UK law enforcement is calling for the increased regulation of coin mixers, a technology that allows cryptocurrency users to enhance their anonymity by concealing their transactions and identities. By the looks of it, regulators are seeking to rein in decentralized mixers, such as the mixing protocol Tornado Cash and the CoinJoin mixer used by the privacy-focused Wasabi Wallet. Concerns over illicit finance and money laundering are fueling the scrutiny on both sides of the Atlantic, as last week’s Senate hearing where Senator Elizabeth Warren infamously tried to grill Chainalysis co-founder Jonathan Levin on coin mixing and the ability of Russian oligarchs to use them to evade sanctions.
In this article, we’ll take a look at what coin mixers are and who uses them, why the UK thinks they should be regulated, as well as how the industry appears to be responding.
What Is Coin Mixing?
Coin mixers are cryptocurrency exchange services used to make the flow of crypto funds more difficult to follow. The process involves the mixer receiving a deposit of cryptocurrency and then spitting out a bunch of smaller piles of various tokens to an address provided by the sender. The fee taken by the mixer is usually about 1-3% of the total. Some of the major mixers include Helix, Bitcoin Blender, Coinmixer.se, Tornado Cash, and CoinJoin.
While it would seem that coin mixing would appeal only to criminals, that is not necessarily the case. In the crypto space, there are many privacy-minded individuals and entities with valid reasons for wanting to hide their identities and transaction records. Some of these are companies that might wish to see their actions concealed from competitors, high-net-worth users looking to avoid getting hacked, as well as libertarian idealists with a strong belief in privacy.
It’s worth pointing out that crypto mixers are not a 100%-effective solution for people looking to hide their identities and crypto. In the case of the $40 million Binance hack, most of the mixed stolen funds were eventually located and recovered.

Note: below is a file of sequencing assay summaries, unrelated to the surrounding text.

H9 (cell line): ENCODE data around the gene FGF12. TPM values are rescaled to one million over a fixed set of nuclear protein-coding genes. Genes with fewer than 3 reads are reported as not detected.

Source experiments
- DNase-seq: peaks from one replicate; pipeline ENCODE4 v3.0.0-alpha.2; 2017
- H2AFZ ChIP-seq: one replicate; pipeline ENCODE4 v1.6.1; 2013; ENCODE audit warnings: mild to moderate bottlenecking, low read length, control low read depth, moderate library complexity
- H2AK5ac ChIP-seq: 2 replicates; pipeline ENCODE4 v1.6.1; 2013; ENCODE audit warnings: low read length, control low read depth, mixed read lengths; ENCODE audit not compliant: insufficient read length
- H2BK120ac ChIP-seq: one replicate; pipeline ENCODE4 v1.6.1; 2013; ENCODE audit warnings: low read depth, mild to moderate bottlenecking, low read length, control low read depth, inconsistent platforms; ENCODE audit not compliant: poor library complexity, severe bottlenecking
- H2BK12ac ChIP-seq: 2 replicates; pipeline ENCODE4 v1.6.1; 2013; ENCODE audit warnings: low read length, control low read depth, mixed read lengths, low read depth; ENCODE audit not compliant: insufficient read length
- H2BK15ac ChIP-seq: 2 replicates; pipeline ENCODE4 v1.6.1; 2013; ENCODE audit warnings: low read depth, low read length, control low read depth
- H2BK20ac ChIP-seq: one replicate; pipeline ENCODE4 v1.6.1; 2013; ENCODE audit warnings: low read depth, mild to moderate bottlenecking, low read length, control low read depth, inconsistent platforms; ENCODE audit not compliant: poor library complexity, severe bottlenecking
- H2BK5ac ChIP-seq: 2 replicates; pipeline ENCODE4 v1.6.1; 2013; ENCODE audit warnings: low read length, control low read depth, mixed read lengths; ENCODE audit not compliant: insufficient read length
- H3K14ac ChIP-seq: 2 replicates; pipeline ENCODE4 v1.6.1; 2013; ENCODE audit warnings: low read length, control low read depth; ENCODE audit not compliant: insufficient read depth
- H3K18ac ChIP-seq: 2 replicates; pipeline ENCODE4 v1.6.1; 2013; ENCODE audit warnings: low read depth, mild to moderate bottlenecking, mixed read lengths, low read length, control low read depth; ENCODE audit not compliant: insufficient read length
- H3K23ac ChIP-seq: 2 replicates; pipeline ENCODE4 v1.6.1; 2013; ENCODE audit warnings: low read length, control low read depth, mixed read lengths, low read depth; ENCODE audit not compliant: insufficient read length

Why Does the UK Want to Regulate Coin Mixers?
The UK’s National Crime Agency (NCA) is calling for the mixers to implement know-your-customer (KYC) checks as well as keep track of the audit trails of the tokens that cross their protocols. Gary Cathcart, the NSA financial investigations chief, has said that since it is already difficult in most cases to determine the owner of a crypto wallet, users have nothing to fear from increased KYC on coin mixers.
He explained that companies would only be hassled by law enforcement in cases where there were court-approved orders. Cathcart compared the current role mixers play in laundering crypto to the one cash plays in the traditional system, allowing it to be moved back into the legitimate sphere after a wash. The chief went on to state that he wishes to see mixers regulated by anti-money laundering (AML) laws so as to better fight ransomware and terrorism, among other illicit use cases.
Although sanctions against Russian oligarchs in the wake of the country’s invasion of Ukraine have not yet been mentioned by the NCA in regards to coin mixers, the crypto forensics company Elliptic reported its discovery of a large wallet potentially tied to sanctioned Russian individuals just the day before the NCA statement.
The Response from the Crypto Community
So far, it seems like the businesses being targeted over coin mixing are rushing to comply, for example zkSNACKS, the company behind Wasabi Wallet, announcing that it will ban some Bitcoin transactions from using CoinJoin.
In a somewhat related incident in February 2022, the crypto exchange and lending platform BlockFi agreed to pay $100 million in fines to the US and refuse “tainted coins” as well as recalibrate its registration policies to comply with existing AML laws.
The move for big industry players appears to be to take AML regulation seriously – or even the threat of it – and then get on with business.
As crypto continues to evolve, it’s only natural that regulation must go hand-in-hand with its development, and as much has been said by the heads of major crypto exchanges, such as Sam Bankman-Fried of FTX, among others.
With the Financial Action Task Force (FATF) continuing to promote the implementation of its Crypto Travel Rule across many jurisdictions, the methods of concealing illicit crypto flows continue to shrink by the day. The NCA’s call may mark the beginning of a trend, with the stepped-up attention to coin mixing likely to be seen in other countries as well.
While coin mixing certainly has its legitimate use cases, fully unrestricted and unaccountable use of the technology is unlikely to go on indefinitely. More and more, it would seem that when regulators come knocking, the large businesses in the crypto space are almost universally inclined to answer.